What is a third party debt order?
Written by PayPlan on 15 December 2017
As soon as you hear the word court, alarm bells may start to ring. But if the court system is involved in your debt struggles, it’s important to understand the facts and keep a level head.
If you are late on debt payments, your creditors may obtain a County Court Judgment (CCJ) against you. You will need to make repayments directly to your creditor or solicitor to clear your debts.
If you are finding it a struggle to meet the terms of this order and your creditors believe you have funds available, then they can also request for what you owe to be taken directly from you.
There a variety of ways they can go about this and one of these is via a third party debt order.
What is a third party debt order?
When a creditor believes that you are withholding money or are due to receive funds, they may apply for a third party debt order. This allows them to take what they are owed directly from your bank account.
Who can they take money from?
Your creditor will usually try to take money directly from your bank or building society – as this is where your main source of income is paid into.
They can also take money from third parties that are going to pay you lump sums of money. A good example is if you have made an insurance claim, perhaps for compensation for loss of income that could result in a payout. The creditor can get the insurance company to make the payment directly to their account to cover your debts. This means they gain access to your money instantly and that there is no way you can hold any back.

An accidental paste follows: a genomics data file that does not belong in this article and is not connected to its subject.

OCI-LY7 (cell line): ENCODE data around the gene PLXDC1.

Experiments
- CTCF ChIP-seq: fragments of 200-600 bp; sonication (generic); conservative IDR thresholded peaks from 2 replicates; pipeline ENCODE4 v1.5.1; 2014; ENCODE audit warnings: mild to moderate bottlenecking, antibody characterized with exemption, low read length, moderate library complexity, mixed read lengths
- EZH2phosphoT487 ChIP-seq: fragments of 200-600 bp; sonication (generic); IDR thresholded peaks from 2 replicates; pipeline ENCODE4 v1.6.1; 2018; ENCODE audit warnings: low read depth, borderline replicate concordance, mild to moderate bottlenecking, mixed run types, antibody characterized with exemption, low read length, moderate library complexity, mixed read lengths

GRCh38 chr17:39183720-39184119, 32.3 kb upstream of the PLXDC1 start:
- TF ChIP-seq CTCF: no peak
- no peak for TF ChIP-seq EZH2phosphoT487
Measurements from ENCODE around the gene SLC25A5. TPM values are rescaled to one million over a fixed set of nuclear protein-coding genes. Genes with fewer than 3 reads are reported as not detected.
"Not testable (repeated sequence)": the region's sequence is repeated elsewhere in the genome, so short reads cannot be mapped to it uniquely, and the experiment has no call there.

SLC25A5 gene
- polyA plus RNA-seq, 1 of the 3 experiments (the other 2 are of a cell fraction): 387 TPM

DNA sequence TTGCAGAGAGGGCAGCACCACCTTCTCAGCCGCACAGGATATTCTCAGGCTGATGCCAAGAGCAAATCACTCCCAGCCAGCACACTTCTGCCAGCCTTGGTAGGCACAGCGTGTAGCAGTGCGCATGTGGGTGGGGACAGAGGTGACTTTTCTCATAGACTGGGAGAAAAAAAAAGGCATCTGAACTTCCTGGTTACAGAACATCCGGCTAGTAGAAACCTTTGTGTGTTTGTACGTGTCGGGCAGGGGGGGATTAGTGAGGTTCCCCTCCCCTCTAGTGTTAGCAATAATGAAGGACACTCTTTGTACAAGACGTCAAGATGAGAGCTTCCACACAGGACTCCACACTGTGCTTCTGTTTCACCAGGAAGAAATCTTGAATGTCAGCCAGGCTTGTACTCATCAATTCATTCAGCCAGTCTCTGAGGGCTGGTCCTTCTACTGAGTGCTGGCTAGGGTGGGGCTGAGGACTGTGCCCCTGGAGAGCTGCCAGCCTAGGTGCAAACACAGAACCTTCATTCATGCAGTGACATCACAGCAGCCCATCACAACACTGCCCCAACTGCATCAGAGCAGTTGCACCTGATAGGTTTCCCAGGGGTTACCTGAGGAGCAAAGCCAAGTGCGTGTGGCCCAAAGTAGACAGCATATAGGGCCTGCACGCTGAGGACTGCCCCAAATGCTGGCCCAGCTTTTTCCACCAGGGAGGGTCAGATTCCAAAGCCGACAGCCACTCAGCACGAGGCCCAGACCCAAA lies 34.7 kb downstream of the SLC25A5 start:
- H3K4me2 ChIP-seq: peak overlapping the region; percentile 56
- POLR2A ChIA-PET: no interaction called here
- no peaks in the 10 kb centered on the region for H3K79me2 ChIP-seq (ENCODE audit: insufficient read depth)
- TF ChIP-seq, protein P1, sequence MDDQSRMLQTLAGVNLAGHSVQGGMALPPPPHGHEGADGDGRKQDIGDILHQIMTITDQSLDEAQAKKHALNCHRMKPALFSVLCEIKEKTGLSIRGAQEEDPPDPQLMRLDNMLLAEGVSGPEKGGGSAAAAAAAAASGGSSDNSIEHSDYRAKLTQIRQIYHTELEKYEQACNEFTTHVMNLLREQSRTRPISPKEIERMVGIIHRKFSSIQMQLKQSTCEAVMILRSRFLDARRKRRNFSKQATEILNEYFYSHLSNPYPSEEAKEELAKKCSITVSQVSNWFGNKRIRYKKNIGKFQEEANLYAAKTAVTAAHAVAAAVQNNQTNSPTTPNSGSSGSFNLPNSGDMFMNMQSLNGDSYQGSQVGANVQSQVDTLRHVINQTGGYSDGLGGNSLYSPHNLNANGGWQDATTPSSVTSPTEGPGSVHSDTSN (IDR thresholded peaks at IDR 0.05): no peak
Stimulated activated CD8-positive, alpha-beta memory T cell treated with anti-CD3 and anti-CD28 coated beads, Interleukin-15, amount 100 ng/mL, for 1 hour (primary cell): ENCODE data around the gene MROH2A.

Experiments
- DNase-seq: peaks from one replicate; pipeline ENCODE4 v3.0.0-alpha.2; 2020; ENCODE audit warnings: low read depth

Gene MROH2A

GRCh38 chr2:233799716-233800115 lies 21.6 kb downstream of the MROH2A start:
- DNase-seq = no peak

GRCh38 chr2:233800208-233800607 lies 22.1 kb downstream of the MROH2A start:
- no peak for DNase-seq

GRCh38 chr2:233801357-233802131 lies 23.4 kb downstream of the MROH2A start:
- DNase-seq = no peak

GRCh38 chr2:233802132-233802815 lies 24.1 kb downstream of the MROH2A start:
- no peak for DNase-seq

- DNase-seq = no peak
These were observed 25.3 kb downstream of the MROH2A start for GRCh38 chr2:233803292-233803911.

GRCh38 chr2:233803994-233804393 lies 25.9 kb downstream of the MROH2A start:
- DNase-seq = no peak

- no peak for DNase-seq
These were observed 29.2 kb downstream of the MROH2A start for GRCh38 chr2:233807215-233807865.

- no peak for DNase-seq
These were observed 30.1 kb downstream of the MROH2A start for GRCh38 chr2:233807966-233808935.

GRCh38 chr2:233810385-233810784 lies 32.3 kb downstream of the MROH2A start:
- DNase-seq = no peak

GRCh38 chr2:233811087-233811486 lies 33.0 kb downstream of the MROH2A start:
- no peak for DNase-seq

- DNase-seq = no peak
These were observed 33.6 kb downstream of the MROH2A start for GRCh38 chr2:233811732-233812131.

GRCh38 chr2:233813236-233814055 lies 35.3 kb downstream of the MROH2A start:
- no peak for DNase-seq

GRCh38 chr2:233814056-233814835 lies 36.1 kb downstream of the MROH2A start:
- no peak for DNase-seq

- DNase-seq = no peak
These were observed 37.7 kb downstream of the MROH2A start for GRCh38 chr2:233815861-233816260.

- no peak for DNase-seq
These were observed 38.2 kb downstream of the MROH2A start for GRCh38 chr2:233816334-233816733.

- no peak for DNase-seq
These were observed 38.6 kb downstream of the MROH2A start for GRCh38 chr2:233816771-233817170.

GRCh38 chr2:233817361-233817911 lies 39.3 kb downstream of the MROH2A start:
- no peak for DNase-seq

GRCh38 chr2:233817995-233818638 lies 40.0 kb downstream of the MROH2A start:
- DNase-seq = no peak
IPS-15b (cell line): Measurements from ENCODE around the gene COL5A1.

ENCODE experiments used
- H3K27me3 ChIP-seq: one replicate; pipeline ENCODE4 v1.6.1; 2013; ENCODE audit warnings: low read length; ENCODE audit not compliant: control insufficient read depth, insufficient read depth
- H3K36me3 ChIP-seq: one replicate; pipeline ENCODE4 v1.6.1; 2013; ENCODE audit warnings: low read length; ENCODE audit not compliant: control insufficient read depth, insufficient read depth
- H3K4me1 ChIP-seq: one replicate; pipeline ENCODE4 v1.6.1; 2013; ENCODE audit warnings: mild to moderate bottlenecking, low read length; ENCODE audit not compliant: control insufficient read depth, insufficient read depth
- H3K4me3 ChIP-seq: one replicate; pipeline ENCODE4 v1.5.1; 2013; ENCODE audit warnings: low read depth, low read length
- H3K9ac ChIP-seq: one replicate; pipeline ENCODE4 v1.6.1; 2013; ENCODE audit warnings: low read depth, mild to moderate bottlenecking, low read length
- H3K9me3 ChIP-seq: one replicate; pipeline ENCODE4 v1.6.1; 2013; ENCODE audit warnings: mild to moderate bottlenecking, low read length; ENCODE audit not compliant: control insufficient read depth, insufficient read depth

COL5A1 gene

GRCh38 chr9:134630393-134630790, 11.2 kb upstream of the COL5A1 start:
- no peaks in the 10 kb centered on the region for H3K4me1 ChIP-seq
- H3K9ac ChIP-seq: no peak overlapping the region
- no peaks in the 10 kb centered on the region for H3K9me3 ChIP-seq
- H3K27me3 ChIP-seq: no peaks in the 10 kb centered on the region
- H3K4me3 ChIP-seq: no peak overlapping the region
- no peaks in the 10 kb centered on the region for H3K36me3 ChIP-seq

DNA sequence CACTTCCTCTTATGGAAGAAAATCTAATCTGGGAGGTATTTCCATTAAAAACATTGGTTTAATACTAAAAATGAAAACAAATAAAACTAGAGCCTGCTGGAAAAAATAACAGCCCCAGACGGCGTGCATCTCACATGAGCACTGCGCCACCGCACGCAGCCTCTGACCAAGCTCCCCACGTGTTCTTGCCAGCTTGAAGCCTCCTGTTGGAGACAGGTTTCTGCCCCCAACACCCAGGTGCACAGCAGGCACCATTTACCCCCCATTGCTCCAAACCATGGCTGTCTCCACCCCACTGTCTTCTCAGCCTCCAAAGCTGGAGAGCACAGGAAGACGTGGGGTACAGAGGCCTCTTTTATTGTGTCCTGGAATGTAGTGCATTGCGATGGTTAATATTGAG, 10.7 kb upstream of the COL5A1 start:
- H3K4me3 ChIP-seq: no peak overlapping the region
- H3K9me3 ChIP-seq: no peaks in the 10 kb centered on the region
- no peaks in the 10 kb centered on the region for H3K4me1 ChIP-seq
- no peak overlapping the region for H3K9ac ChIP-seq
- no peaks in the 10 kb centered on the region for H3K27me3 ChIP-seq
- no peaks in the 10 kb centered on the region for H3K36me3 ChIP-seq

What happens when a creditor applies for a third party debt order?
Your creditor will apply to the courts for an order to obtain information on your financial situation. This means they will be able to see if you have any savings that you are not releasing to them or if you are waiting on a payout (for example an insurance claim).
You may have to attend a court hearing
Once the creditor has applied for an order to obtain information, you may have to attend a court hearing to answer some questions about your personal finances. It’s important you go to this if requested. You will need to prepare a financial statement in time for this court hearing, so the creditor can see whether you can afford to repay your debt.
How to prepare a financial statement
This breakdown of your financial situation is important and you’ll need to go into detail, so plan some time to prepare. Here, we’ve pulled together tables you can use as a template:
When? (Monthly, weekly)
Benefits (e.g. Housing Benefit, Disability Living Allowance, Income Support)
Rent or board (from someone living with you)
When? (Monthly, weekly)
Mortgage or rent
Utilities (gas and electric)
Buildings and contents insurance
TV package (including streaming services such as Netflix and Amazon Prime)
Telephone and broadband
Mobile phone contract
Child support that you pay
Fuel (petrol, diesel)
Public transport (bus, train)
Food shopping (including toiletries and cleaning supplies)
Clothing (including school uniforms)
Entertainment (cinema trips, days out)
Medical (prescriptions, dentist, opticians)
Gym and sports memberships
Debts and court fees
Who are these payable to?
How much do you owe?
Debt repayment amount
Type of debt (secured, unsecured)
Ensure your financial statement includes all the details and is completely honest and accurate. Looking closely at your expenses can also help you work out where you can save money, perhaps by cancelling an unnecessary subscription or changing to a cheaper service provider.